And Just Like That…

liquor

(photo from www.roadsidepeek.com)

it appears that the bill that would allow Kentucky grocery stores to sell wine that we told you about yesterday (in the Local News update) is toast:

Legislation to allow wine sales in Kentucky grocery stores appeared dead yesterday after a key House member said she didn’t plan to bring it to a vote.

House Bill 585, sponsored by state Rep. Larry Clark, D-Louisville, would have allowed wine sales in 350 to 400 grocery stores statewide. Supporters estimated that the change would produce $55 million in new tax revenue for the state over the next five years.

But one of Clark’s fellow Jefferson County lawmakers, Rep. Joni Jenkins, chair of the Licensing & Occupations Committee, said yesterday that she didn’t plan to give the bill a hearing because it arrived too late in the session. Jenkins did not elaborate.

Though procedural reasons are cited by Jenkins, perhaps the move by local grocery stores to expand into wine sales frightened liquor stores into taking action:

Luke Schmidt, a consultant for the nonprofit Food with Wine Coalition, said the legislation would help Kentucky farmers who are moving away from tobacco and into wine production. In Illinois, Indiana and Virginia, he said, the top wine sold in grocery stores is produced in-state.

But liquor-store owners in Kentucky questioned the coalition’s revenue estimates and predicted that the benefit to local growers and vintners would be minimal.

Jerry Rogers, owner of Party Mart and other liquor stores in Louisville, said less than 1 percent of his wine sales come from Kentucky labels. He noted that the growth in tax revenue from wine in grocery stores could be offset by declining sales of liquor sold in package stores.

Roger Leasor, president of Liquor Barn, based in Lexington, said supporters of the bill were trying to “fix something that’s not broken.” Grocers already can sell beer, he said, and they can sell wine in stores that have a separate entrance from the space where they sell food.

Personally, I’d like to buy wine at both kinds of establishments. It ain’t that big a deal, but it is convenient to buy a good wine at the same time you’re buying food, for pairing. Oh well.

UPDATE: The ‘Ville Voice has posted a good read about how the local television news coverage of the wine bill was fundamentally flawed, ie. the bill was doomed well before the 6 pm newscasts could cover it. Also, at the end of the post there’s a suggestion that perhaps the real story is in the why, not the when:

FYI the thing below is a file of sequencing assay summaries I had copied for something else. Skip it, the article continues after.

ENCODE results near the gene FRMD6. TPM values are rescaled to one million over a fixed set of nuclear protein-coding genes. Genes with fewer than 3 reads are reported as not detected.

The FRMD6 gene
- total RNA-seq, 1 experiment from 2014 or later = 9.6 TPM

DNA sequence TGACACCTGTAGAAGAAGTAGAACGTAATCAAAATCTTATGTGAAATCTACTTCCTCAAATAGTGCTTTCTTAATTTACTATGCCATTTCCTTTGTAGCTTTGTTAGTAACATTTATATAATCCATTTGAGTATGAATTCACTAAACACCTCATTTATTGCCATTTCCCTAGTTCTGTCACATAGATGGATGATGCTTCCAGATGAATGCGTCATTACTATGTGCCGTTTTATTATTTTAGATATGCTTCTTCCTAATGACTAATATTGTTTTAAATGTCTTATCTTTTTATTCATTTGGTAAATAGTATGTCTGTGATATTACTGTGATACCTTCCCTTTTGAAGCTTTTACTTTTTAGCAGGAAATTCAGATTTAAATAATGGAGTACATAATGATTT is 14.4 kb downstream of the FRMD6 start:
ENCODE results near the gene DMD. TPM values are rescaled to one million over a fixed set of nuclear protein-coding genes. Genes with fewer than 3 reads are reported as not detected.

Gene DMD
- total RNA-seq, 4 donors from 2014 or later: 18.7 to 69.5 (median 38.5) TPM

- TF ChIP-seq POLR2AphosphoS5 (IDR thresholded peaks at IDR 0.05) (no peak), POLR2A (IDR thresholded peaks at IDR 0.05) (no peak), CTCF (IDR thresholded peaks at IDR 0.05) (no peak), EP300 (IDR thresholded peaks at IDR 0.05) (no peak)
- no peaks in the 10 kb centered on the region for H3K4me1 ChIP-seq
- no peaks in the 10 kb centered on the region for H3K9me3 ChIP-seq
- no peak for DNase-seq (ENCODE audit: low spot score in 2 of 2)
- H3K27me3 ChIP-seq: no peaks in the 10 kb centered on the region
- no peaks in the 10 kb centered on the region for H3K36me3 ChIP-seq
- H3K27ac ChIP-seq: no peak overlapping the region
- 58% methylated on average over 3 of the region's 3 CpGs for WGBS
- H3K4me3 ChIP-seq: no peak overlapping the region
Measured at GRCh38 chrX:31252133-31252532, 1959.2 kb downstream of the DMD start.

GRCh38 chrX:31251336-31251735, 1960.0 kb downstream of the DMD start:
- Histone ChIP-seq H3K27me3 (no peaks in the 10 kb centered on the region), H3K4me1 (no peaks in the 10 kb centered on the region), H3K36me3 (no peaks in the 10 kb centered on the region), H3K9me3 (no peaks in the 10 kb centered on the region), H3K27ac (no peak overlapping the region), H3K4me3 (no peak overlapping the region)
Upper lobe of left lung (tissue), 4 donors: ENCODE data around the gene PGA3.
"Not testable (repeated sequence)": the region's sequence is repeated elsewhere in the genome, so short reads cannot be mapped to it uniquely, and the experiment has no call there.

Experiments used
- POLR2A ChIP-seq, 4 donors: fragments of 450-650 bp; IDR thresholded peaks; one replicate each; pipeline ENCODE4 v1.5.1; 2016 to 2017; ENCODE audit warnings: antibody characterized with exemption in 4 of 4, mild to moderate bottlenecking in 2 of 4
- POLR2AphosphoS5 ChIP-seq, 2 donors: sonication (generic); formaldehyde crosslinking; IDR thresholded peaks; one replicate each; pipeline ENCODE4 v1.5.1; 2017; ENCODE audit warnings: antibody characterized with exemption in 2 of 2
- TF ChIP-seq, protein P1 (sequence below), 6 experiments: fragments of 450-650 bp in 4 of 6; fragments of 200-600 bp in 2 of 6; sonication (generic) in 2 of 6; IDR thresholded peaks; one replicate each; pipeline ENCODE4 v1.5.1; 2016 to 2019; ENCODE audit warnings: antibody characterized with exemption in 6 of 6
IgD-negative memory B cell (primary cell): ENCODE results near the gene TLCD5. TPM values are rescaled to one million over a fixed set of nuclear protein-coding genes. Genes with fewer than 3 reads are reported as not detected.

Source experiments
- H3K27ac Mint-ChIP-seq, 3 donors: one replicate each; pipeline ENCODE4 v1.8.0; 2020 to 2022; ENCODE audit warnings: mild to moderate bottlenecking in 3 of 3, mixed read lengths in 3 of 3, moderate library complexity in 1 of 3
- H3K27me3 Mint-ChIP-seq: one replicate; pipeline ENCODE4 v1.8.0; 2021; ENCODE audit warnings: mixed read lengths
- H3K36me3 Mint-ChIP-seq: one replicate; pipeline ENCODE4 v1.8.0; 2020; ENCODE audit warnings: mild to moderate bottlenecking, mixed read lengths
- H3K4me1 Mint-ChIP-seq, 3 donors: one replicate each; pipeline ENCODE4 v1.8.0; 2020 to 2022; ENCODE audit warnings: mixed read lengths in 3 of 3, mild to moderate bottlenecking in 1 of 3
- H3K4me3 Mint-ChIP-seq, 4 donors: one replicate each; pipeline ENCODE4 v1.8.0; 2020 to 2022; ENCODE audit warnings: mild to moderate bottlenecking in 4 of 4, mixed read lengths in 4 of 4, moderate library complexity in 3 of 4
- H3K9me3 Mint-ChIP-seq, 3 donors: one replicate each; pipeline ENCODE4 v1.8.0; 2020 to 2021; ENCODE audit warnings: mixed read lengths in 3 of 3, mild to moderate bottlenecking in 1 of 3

So who wants to bet on whether or not the stations follow up with a story on the issue today, now that the bill is dead? They might want to read the comments under Davis’ story for some ideas for an angle — readers wonder whether Jenkins has received political contributions from the spirits industry. Jenkins’ lame excuse for holding up the bill — that it arrived too late — sounds an awful lot like a political maneuver.

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5 Responses to “And Just Like That…”

  1. I have no confirmation, only rumor, that one of the major roadblocks to us getting a Trader Joe’s is the fact they grocery stores can’t sell wine here. For that reason alone I really want to see wine sales in grocery stores.

  2. Aldi in Indiana sells wine. Ups to Winking Owl. Boo to 2-buck chuck!

  3. stateofthecommonwealth Says:

    if going to a separate liquor store seems inconvenient, going to Indiana is kinda out of the question. Not that I don’t dine at Rich-o’s or La Rosita every once in a while (I do), but shop for groceries there? No thanks.

  4. This is a complex issue that the grocers are trying to dumb down. I resent that.

    This is about local economics (locally owned businesses being compromised or bankrupted by out-of-state grocery concerns).

    This is about a cynical attempt by the grocers to use the fledgling Kentucky wine industry as a Trojan horse to get what they want. Their alleged support of Kentucky wine was nonexistent last spring. It lags behind the efforts of local package stores now. It will likely fade to insignificance after they get what they want.

    But mostly, it’s about public safety.

    Grocers don’t want to hire adults: local package stores are required to by law. Grocers want to sell wine with a staff of teenagers as they currently do with beer. It’s wrong for beer. It’s much more wrong for wine. Grocers want open aisles of alcohol through which people of all ages may wander and shop. Local package stores must prohibit minors from being in their stores unless accompanied by their parents. Enforcement agents upon seeing a teenager go into a package store and coming out with a bag are virtually certain that a crime is been committed. Not true if that teenager goes into a grocery store.

    This is not about convenience, it’s about public safety.

    There is nothing that needs to be fixed. Grocers can today sell all the wine they want in their separate wine shops (currently about 40 of them), staffed by and patronized by adults. If they fail in this attempt, they lose nothing. If they succeed, Kentucky money, currently in Kentucky hands, paying Kentucky salaries and paying Kentucky taxes will flow out of state to Ohio (Kroger), Michigan (Meijers), Arkansas (Wal-Mart) and Washington State (Costco).

    “Convenience” seems like a petty concern in the face of the larger issues.

  5. My source with Trader Joe’s (a publicist with the company’s contracted agency, rather) tells me the wine issue isn’t what’s kept Trader Joe’s out of Kentucky. They’ve been in loose discussion to open a store in the Louisville Metro Area for some time.

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